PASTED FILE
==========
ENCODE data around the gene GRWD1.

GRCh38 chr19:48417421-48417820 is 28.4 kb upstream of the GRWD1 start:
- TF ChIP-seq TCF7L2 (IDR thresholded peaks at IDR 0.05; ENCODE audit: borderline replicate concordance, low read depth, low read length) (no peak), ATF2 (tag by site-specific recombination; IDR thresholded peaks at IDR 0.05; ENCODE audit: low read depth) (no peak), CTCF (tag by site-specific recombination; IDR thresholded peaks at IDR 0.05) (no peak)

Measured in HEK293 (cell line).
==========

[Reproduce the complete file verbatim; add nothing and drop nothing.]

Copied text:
ENCODE data around the gene GRWD1.

GRCh38 chr19:48417421-48417820 is 28.4 kb upstream of the GRWD1 start:
- TF ChIP-seq TCF7L2 (IDR thresholded peaks at IDR 0.05; ENCODE audit: borderline replicate concordance, low read depth, low read length) (no peak), ATF2 (tag by site-specific recombination; IDR thresholded peaks at IDR 0.05; ENCODE audit: low read depth) (no peak), CTCF (tag by site-specific recombination; IDR thresholded peaks at IDR 0.05) (no peak)

Measured in HEK293 (cell line).